Capital Gains Tax 101

April 19, 2017
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Like other taxes and legalities involved in owning property, the Capital Gains Tax can be a tricky area for home owners and investors to understand and navigate.

To help you out, we’ve broken down the basics.

Suggested Reading: Median House Prices in Australia in the Last 50 Years

What is Capital Gains Tax?

Capital Gains Tax is the tax payable on the difference between what an asset cost you when you purchased it and what you receive when you dispose of it.

It was introduced on the 20th of September 1985. All assets acquired since this time are subject to Capital Gains Tax unless specifically excluded.

If you’re an Australian resident, Capital Gains Tax applies to assets you own anywhere in the world. It also applies to foreign residents if they own an asset that is considered taxable Australian property.

When a property is sold, this triggers what is called a Capital Gains Tax event and the owner will either make a capital gain or loss on the property.

Capital Gains Tax applies in the financial year the asset is sold.

How is it calculated?

A capital gain or loss can be calculated by subtracting the original purchase price and associated transaction costs from the selling price less associated transaction costs.

Consequently, there will be capital gains tax on selling a house.

Are there any exemptions?

If a property was the owner’s primary place of residence, was used mainly for residential accommodation (such as a family home, for example) and is situated on land under two hectares in size, it is usually exempt from Capital Gains Tax.

If the owner of such a property chooses to move out and lease their property out for a period of time, a Capital Gains Tax exemption is available for six years from the time they move out, provided they do not own another primary place of residence.

An example could be if a home owner leases their house out for two years while living overseas,

If this owner was to move back in and do the same thing again, renting the property out once more, a new six year exemption period will commence from the last time they moved out.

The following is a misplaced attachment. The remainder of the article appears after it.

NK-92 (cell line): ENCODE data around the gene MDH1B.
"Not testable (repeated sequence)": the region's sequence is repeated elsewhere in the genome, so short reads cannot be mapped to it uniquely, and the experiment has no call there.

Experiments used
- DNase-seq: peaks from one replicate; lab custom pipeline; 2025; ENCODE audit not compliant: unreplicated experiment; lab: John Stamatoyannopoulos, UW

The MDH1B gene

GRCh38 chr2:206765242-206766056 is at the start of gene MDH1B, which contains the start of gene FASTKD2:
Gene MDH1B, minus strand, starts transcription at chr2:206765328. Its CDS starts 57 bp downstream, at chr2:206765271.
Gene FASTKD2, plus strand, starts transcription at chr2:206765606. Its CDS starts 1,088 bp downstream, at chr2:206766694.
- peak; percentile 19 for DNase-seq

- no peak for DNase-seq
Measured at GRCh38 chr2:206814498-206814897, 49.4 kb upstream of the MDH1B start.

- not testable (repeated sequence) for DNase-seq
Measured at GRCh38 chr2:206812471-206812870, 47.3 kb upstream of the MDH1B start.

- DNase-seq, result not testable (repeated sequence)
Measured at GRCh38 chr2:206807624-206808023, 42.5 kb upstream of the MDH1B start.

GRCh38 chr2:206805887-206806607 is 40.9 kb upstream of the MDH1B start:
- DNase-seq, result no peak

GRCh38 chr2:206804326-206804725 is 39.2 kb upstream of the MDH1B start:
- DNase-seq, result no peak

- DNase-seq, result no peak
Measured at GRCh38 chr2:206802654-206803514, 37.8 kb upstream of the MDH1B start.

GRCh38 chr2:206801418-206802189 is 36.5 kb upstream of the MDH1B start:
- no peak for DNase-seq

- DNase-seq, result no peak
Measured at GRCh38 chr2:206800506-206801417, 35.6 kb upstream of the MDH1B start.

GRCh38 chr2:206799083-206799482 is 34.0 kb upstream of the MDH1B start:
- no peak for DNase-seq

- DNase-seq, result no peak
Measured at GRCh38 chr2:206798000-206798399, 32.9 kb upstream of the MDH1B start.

Provided each absence is less than six years, there is currently no limit on the number of times an owner can do this.

Exceptions to the rule

Only one property can be considered a primary place of residence at any one time, and therefore exempt from Capital Gains Tax.

However, there are a few exceptions to this rule, which only apply if both properties are considered the owner’s primary place of residence within a six month period:

  • The original property was the owner’s primary place of residence for at least three continuous months in the twelve months before it was sold
  • The new property becomes the owner’s primary place of residence
  • Neither one of the properties was used to provide the owner with an assessable income throughout any of the twelve months before they sold it

These exemptions would apply, for example, if an owner bought a new property to eventually move his or her family into while still living in the first family home.

Are any discounts currently in place?

Individuals or small business owners who own an investment property for longer than twelve months (from the contract signing date) before they sell it again will be eligible for a 50 per cent discount on Capital Gain Tax.

So if a property investor only holds an investment for six months before selling it, they will have to pay the full amount of Capital Gains Tax.

Current considerations

In the lead up to the 2017 federal budget on the 9th of May 2017, there has been much discussion as to whether the 50 per cent discount that property investors receive on Capital Gains Tax should be reduced or removed in an effort to improve housing affordability.

This has been discussed alongside other cost cutting measures such as reforming negative gearing, both of which are often criticised for giving property investors high tax breaks and too much power in the market.

History has shown though that there are benefits to housing availability when property investors are active in the market so any potential changes are likely to have a large impact one way or another.

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